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Sustainability Pioneer, Mentor, Renaissance Scientist: Honoring R. Stephen Berry, 1931-2020

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R. Stephen Berry

One of the sustainability community’s seminal thinkers and great mentors, R. Stephen Berry, died on July 26 at age 89. The personable and influential “Renaissance Scientist” helped define the concept of life cycle analysis/assessment, advocated powerfully for scientific literacy and the use of science to inform public policy on energy and other topics, and helped educate a cadre of sustainability professionals.
 
Berry’s training and research were based in chemistry, but his work transcended entrenched disciplines. He broke new ground in thermodynamics and the fundamental structure and properties of molecules, as well as sustainability. He conducted one of the first life cycle analysis/assessment studies in the mid-1960s, published analyses of the social costs of energy in the 1970s, and was recognized with a 1983 MacArthur Fellowship for his work towards development of national and international science policy.
 
Berry taught and conducted research for over five decades at the University of Chicago, where he was James Franck Distinguished Service Professor Emeritus of Chemistry and spearheaded the early addition of courses on environmental management and energy policy to the curriculum. Among the many students he mentored are Caroline Taylor, EarthShift Global’s director of research and development and senior sustainability analyst, and our colleague and collaborator, Tom Etheridge, recently retired from HP, both of whom earned their doctorates in the department.
 
“Steve was special, a kind, generous, very collaborative person who could turn his hand to almost anything,” recalls Taylor. “The doors were always open in the institute, and around the time I graduated he and I started having long conversations, first about thermodynamics and then about sustainability and policy, which continued until very recently. He was so articulate about the importance of having pragmatic science inform public policy and was an activist in the very best sense of the word. Steve felt we all have an obligation to use our knowledge, our skills, and our privilege to make the world better. He will be deeply missed.”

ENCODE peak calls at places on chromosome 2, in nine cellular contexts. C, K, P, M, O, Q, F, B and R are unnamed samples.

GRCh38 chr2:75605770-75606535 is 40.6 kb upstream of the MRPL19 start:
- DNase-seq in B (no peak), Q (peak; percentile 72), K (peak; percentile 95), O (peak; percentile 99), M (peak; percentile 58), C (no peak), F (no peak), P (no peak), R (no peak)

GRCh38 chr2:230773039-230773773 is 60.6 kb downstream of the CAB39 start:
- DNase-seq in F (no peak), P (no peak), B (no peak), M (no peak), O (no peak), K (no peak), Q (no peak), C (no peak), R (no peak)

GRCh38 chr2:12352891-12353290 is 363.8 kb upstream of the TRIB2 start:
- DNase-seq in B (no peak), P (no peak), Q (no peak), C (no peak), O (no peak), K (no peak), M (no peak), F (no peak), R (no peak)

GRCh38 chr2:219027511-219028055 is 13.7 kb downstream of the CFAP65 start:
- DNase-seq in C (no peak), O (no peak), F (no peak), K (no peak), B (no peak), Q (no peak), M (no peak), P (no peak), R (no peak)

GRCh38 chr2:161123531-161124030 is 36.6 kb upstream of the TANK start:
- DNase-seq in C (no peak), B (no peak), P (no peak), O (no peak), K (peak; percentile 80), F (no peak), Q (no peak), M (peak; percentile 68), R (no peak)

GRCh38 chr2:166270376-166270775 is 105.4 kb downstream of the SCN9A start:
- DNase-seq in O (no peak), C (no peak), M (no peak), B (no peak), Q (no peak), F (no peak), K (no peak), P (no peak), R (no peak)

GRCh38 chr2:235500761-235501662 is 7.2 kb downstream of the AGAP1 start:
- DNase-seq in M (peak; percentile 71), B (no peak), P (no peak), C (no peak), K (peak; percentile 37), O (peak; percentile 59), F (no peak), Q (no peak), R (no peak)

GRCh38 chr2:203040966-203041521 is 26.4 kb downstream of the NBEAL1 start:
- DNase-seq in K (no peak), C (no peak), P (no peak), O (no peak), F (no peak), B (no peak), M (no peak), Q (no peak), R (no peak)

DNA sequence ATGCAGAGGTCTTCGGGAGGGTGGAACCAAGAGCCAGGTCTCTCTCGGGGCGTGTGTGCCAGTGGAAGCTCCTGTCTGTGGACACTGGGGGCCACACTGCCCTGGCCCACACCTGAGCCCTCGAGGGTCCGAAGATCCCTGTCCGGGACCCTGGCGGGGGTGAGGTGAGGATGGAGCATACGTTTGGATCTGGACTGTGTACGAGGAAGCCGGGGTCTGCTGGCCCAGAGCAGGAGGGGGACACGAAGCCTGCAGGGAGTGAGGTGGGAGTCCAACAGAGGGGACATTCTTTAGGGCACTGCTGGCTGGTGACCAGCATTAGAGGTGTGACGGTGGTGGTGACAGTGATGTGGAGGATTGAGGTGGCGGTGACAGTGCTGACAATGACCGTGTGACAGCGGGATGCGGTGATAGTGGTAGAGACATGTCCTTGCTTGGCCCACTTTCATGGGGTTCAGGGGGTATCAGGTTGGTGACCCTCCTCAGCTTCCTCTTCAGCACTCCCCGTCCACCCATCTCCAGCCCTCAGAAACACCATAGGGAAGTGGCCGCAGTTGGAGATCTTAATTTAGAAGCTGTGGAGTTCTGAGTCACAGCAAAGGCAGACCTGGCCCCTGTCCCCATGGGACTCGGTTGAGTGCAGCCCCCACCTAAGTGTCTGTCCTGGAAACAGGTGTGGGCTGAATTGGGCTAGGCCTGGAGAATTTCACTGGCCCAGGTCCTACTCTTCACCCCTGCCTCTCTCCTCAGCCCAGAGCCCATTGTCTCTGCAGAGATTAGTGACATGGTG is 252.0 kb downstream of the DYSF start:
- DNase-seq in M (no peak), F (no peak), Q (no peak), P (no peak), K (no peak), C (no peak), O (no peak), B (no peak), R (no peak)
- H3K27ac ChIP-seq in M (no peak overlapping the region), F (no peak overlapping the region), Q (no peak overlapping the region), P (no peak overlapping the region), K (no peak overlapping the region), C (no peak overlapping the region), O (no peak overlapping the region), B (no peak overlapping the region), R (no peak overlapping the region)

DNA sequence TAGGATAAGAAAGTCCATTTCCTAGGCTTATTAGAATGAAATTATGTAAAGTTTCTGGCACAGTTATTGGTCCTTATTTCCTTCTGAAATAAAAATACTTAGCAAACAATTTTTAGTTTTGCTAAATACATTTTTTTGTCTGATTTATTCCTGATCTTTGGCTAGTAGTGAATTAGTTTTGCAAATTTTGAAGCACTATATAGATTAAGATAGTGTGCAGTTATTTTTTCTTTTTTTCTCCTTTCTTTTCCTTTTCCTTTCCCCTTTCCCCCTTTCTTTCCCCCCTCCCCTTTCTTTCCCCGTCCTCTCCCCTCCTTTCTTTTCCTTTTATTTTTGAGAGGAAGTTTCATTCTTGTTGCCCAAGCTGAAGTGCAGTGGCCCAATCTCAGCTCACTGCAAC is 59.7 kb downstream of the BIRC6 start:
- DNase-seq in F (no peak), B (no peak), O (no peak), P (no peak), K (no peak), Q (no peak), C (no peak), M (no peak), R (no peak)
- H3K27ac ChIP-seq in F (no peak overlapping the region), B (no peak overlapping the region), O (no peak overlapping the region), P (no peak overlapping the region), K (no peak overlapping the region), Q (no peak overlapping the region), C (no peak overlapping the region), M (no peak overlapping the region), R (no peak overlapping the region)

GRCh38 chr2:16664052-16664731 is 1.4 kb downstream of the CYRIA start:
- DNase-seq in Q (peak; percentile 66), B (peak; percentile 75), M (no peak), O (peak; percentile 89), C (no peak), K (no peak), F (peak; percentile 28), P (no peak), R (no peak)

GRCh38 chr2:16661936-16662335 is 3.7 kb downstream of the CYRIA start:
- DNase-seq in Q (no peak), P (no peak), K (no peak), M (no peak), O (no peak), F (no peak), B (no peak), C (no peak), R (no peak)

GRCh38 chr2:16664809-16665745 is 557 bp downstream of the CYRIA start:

Berry was impelled into sustainability-oriented research after he moved to Chicago in 1964 and was shocked and angered by the city’s polluted air and water. He sought action from city leaders, and conducted, with colleague Margaret F. Fels, one of the first life cycle analysis/assessment (LCA) studies, which subsequently prompted the creation of an ongoing LCA program at Argonne National Laboratory, where Berry served as Special Advisor for National Security to the Director.
 
In a 2017 interview, Berry recalled the origins of that initial LCA:
 
“About that time, I realized if you wanted to address the [air pollution] problem, you needed to do more than put precipitators on power plants. You had to somehow use energy more efficiently. So we began by looking at how energy was used. The first thing we did was a study of the energy used to produce the automobile, starting with the ore in the ground and ending with the final disposal. We weren’t looking at the transportation aspect; we were looking at the manufacture and the disposal. We looked at each step and compared the actual energy and free energy with the ideal thermodynamic limit with the idea that where the difference was greatest, you had the greatest leverage for technological change. So that was the first study of what became life cycle analysis. And we went from looking at the automobile to looking at all sorts of things, comparing plastic and paper bags, for example, and people moved to Argonne and began doing it regularly there. 
 
We published quite a number of papers on these analyses—actually the very first one we did, the automobile, I submitted to Science, and they wouldn’t publish it, so it came out in the Bulletin of Atomic Scientists.” 
 
Berry, a native of Colorado, was an active skier, fisherman, mushroom hunter, and musician with an avid interest in early music. He is survived by his wife of 65 years, Carla Friedman Berry, and by two daughters, a son, and eight grandchildren, and a bevy of students and colleagues whose worlds have been immeasurably enriched by knowing him.
 
Goodbye, Steve. We’ll miss you!
 
 
Photo by Ryan Hodgson-Rigsbee, used courtesy of University of Chicago Office of Communications.

 

About the Author:  

Pete Dunn is EarthShift Globals marketing consultant and a freelance strategist and writer.

Pete Dunn, EarthShift Global’s marketing consultant is an entrepreneurial marketing and communications strategist and writer, serving clients in academia, technology and B-to-B marketing. His journalism background includes eight years as founder, editor and publisher of WaferNews, the leading news publication for the international semiconductor manufacturing community. He specializes in creative collaboration and translating complex subjects into clear messages that inform and inspire.